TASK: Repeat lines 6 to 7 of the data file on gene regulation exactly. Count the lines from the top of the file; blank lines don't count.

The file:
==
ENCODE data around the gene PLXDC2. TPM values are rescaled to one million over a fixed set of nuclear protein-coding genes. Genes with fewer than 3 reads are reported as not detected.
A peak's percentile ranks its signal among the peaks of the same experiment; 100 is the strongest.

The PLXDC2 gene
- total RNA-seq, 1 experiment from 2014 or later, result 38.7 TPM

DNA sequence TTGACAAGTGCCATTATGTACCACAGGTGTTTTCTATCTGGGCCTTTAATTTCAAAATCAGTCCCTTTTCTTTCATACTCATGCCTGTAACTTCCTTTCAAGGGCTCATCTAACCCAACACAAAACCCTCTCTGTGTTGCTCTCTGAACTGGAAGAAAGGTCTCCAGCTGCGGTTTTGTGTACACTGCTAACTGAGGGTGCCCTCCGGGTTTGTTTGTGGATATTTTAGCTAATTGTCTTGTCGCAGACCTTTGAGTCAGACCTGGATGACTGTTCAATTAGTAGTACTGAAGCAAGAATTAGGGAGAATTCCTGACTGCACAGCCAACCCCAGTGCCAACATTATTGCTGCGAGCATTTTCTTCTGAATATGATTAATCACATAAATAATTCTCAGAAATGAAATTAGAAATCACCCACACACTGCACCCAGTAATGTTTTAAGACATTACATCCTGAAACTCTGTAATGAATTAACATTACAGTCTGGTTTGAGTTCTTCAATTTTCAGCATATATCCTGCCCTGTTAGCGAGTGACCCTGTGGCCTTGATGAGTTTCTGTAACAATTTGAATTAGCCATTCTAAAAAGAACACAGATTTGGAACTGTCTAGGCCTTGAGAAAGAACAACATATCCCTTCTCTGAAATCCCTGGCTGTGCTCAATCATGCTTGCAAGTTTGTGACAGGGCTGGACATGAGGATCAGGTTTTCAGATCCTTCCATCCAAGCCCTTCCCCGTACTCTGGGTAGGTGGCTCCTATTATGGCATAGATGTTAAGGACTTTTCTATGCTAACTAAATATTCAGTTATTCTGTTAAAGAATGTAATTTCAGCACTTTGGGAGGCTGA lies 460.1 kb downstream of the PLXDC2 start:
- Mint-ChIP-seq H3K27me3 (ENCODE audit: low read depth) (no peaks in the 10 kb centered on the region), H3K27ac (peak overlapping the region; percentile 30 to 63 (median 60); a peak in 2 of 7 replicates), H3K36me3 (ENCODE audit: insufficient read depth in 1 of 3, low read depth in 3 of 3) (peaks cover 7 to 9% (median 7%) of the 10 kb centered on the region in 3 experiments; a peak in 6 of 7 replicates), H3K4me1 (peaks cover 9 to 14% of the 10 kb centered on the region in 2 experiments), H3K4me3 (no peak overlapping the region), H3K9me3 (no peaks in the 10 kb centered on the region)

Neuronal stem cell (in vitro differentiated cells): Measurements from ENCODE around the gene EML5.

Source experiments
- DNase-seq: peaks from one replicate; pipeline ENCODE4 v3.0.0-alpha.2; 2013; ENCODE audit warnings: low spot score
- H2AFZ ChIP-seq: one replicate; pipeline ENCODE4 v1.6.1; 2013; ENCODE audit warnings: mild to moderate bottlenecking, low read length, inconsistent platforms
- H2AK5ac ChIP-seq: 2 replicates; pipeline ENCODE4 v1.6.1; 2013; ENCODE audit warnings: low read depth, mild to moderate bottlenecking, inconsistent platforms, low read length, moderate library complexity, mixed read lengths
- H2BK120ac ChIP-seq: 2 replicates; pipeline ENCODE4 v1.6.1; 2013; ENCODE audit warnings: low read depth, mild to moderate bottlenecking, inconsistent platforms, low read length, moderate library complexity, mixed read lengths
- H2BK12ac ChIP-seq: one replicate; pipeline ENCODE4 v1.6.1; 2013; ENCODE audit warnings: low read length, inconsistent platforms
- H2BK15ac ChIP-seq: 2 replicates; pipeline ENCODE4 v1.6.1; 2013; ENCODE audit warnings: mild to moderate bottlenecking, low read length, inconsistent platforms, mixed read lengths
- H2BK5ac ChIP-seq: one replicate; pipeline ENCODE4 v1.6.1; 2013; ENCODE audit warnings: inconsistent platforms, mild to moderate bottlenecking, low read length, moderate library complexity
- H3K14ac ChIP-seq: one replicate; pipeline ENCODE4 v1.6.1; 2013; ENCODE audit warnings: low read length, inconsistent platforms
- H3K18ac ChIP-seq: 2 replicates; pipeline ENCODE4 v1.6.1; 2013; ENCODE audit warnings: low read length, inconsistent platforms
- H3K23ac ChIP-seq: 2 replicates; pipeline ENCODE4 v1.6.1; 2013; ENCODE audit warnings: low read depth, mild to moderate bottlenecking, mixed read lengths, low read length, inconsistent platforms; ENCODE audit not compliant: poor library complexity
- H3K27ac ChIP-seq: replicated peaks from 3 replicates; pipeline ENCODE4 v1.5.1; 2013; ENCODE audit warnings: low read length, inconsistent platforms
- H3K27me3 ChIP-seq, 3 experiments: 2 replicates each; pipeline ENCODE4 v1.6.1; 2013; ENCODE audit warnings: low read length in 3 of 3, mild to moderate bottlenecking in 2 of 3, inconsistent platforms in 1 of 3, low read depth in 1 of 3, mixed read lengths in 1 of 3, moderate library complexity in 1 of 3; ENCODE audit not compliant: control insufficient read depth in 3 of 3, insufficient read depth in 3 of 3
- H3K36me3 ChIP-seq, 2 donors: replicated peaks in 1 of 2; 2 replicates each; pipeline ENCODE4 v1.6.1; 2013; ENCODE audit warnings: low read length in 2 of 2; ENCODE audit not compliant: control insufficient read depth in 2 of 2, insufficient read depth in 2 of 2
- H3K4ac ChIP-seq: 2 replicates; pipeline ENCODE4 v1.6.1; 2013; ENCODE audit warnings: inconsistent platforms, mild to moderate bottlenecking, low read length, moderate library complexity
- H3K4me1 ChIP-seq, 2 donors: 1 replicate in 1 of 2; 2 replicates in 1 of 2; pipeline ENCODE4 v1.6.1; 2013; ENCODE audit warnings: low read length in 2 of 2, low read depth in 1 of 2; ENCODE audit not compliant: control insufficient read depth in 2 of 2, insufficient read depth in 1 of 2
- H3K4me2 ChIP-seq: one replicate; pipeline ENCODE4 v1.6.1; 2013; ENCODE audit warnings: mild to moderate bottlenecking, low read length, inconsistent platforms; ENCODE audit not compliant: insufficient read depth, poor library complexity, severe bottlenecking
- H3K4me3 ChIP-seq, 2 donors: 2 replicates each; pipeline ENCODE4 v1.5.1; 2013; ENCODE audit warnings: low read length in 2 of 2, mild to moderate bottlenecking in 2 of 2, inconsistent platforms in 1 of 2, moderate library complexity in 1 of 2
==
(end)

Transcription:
- Mint-ChIP-seq H3K27me3 (ENCODE audit: low read depth) (no peaks in the 10 kb centered on the region), H3K27ac (peak overlapping the region; percentile 30 to 63 (median 60); a peak in 2 of 7 replicates), H3K36me3 (ENCODE audit: insufficient read depth in 1 of 3, low read depth in 3 of 3) (peaks cover 7 to 9% (median 7%) of the 10 kb centered on the region in 3 experiments; a peak in 6 of 7 replicates), H3K4me1 (peaks cover 9 to 14% of the 10 kb centered on the region in 2 experiments), H3K4me3 (no peak overlapping the region), H3K9me3 (no peaks in the 10 kb centered on the region)

Neuronal stem cell (in vitro differentiated cells): Measurements from ENCODE around the gene EML5.